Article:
How to keep your dog looking fresh during the pandemic

SolStock/E+/Getty Images
Originally Published: 

If you’re a dog parent whose local groomer has temporarily closed their doors due to the coronavirus pandemic, you might’ve noticed your Very Good Boy or Girl looking, well, a little unkempt. Maybe you even worry about how a lack of regular grooming will affect their health. The good news is, you can still keep your fur baby so fresh and so clean while sheltering in place. Here are tips on how to groom your dog at home.

Have the right tools

Don’t use scissors, since they could injure your pupper, Bernie Machado, owner of Bernie’s Grooming City Dogs in San Francisco, tells Mic. Ann Hohenhaus, staff doctor at the Animal Medical Center in New York City, suggests pet clippers instead, per the New York Times.

Tailor your toolkit to your pupper’s fur type, Machado says. The ASPCA suggests a slicker brush for detangling short-haired dogs, for instance, and a slicker brush for detangling, followed by a bristle brush for smoothing the coats of long-haired dogs.

When in doubt, call your pet supply store or groomer, Machado says. “Part of owning, operating, and running a grooming facility is helping educate people…. Most groomers are more than willing to share their information for what we do and how to do it at home.”

Create a positive space

Leash your dog so they don’t run away from you, but keep them calm by smiling and talking in your perkiest “good girl” or “good boy” voice, Machado says. Tell them how good they’re doing the entire time (yes, even if they shook water all over you). Work slowly and steadily. All of this is doubly important if you have an anxious pupper.

Remember, your dog is an incredibly perceptive creature that can pick up on your energy. “The more the dog feels loved and pampered, the less nervous the dog will be.”

Don’t do more than you feel capable of doing

This is to keep you and your fur baby safe, Machado says. If you’ve never trimmed their nails before, for example, or the thought of doing so makes you nervous, save it for the groomer or vet. (You don’t want to cut them too short, which can be really painful for your pupper.) Again, they’ll absorb your nervous energy, which can make your groom sesh more stressful than it needs to be.

Detangle your dog’s fur before bathing them

Obradovic/E+/Getty Images

This way, the soap won’t get trapped in the tangles, Machado says. Brush each tangle out in four directions: top to bottom, bottom to top, left to right, and right to left. Don’t brush in the same direction over and over, which can irritate or even bruise the skin underneath. If it takes a while, you’re probably doing it right. “One tiny tangle can take up to 10 minutes,” Machado tells Mic.

Protect their ears

Machado suggests plugging your pupper’s ears with cotton pads before bathing them to prevent water from seeping in and causing an infection.

Use the right shampoo

“You should always use dog shampoo and dog conditioner,” Machado says. Using your go-to shampoo on your dog might seem convenient. If you do, expect them to “get very dirty the next day.” Human shampoo, which has a different pH, will be too mild for your pupper, she explains.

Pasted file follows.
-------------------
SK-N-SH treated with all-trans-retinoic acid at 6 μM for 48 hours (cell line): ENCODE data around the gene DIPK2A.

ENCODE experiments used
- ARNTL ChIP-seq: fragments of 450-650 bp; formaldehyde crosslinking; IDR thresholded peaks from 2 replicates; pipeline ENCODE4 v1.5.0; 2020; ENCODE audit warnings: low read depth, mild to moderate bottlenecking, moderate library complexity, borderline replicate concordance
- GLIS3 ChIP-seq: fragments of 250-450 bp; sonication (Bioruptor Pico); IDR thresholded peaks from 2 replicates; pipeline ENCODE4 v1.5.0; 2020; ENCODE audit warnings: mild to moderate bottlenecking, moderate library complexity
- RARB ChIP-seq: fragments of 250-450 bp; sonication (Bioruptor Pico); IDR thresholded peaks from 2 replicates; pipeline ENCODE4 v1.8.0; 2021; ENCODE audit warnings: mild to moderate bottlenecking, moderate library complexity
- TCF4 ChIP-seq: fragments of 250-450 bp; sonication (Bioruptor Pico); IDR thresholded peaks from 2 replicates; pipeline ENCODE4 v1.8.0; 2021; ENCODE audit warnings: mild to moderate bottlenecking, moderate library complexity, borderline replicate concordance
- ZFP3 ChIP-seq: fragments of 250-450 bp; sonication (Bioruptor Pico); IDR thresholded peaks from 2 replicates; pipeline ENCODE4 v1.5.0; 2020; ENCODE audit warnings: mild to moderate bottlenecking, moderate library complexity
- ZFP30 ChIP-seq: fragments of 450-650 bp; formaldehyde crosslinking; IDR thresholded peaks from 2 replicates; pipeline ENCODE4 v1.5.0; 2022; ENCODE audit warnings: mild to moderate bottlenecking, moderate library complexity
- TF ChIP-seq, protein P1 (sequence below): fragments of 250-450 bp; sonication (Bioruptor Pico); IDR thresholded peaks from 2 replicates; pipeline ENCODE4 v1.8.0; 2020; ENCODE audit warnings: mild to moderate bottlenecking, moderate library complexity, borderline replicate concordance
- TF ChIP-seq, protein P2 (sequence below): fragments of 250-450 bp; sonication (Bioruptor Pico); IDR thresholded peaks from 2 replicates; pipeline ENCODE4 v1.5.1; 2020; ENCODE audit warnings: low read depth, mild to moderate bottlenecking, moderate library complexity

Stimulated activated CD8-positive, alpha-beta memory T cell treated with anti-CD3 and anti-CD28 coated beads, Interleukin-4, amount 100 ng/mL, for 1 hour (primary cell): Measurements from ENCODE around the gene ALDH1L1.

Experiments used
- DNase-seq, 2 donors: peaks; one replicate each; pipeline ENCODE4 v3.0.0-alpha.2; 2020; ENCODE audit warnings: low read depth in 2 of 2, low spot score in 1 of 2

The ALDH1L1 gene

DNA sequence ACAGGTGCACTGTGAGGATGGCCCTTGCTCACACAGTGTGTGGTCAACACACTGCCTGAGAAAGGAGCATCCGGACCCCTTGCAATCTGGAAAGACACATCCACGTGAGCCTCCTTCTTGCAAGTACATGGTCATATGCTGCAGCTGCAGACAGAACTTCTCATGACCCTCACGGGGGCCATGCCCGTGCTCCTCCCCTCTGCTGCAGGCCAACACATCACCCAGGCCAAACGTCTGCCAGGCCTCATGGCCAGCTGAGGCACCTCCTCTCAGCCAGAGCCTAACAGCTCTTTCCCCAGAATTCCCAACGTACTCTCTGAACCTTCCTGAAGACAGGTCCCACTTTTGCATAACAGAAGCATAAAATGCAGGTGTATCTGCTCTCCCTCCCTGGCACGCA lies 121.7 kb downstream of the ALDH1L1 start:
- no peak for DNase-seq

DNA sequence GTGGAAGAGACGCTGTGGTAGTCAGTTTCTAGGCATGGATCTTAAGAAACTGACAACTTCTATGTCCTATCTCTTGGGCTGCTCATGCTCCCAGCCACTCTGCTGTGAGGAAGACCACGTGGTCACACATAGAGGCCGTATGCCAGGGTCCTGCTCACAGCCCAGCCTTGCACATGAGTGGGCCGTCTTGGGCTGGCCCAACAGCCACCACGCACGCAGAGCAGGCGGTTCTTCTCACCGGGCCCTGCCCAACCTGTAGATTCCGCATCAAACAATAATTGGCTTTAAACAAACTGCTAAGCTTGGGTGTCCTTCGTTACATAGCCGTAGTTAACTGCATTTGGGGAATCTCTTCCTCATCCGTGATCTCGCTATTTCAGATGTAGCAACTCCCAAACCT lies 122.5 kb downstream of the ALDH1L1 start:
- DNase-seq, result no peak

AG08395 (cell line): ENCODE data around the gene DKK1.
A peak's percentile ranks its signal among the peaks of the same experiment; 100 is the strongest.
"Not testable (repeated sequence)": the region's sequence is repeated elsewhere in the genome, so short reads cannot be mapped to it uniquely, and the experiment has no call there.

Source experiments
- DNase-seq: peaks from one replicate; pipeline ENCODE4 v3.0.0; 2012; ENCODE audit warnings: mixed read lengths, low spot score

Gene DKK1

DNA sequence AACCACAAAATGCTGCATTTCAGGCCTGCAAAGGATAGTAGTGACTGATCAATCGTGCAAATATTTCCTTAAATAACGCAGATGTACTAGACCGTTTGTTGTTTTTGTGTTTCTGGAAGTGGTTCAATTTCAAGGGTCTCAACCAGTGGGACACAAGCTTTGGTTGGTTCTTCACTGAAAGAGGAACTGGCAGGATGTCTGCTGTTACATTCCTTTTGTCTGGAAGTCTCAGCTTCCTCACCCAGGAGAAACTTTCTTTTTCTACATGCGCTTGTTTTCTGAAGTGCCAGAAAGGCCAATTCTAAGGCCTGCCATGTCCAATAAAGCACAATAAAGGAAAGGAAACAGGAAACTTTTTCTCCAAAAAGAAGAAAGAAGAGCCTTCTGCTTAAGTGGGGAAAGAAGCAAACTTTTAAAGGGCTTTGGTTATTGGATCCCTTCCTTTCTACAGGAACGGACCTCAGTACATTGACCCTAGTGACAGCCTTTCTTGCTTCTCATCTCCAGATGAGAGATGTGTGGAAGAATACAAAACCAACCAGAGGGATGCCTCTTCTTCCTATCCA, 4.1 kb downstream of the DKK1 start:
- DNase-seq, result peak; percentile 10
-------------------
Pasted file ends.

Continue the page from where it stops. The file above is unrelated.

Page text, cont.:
Dog shampoo is available as a face shampoo or body shampoo. You can use face shampoo, which is hypoallergenic and tearless, on their body — but you can’t use body shampoo, which doesn’t have these properties, on their face, Machado says.

Dilute the shampoo

Most people glob on the shampoo straight from the bottle, Machado says. Instead, fill an empty bottle with warm water and about two ounces of shampoo, and mix them together. Gently scrub the solution into your pupper’s fur. “Otherwise, it’s like a big slab of glue” that doesn’t actually clean them.

Focus on the dirtiest regions

Machado says dogs get especially dirty in three areas: their feet, face, and butt— yet “most people only wash the middle of the body.” Also remember to thoroughly rinse their underarms and private areas.

Pluck hair out of dog’s ear, if you’re okay with it

Hair can grow out of the ears of some dogs and needs to be removed so the ear canal can breathe, Machado says. If, and only if, you feel comfortable, gently pull hair from the ear with your thumb and index finger. Otherwise, save it for your groomer or vet.

Save treats for the very end

Giving your doggo treats while grooming them might offer the positive reinforcement needed to make the experience enjoyable for them — but it might also condition them to expect treats from your groomer once they open for business again. Your dog might search the groomer’s hand for treats, which can be scary if they happen to be holding a pair of clippers. Instead, reward your pupper with a treat after everything is done, in your usual, sunny “good girl” or “good boy” voice.

“The most important thing is to enjoy the process,” Machado says. Again, if you’re enjoying it, chances are, so is your pupper, who deserves some TLC, too. “Dogs should feel just like when us when get out of the spa. They should be pampered over, respected, and joyful.”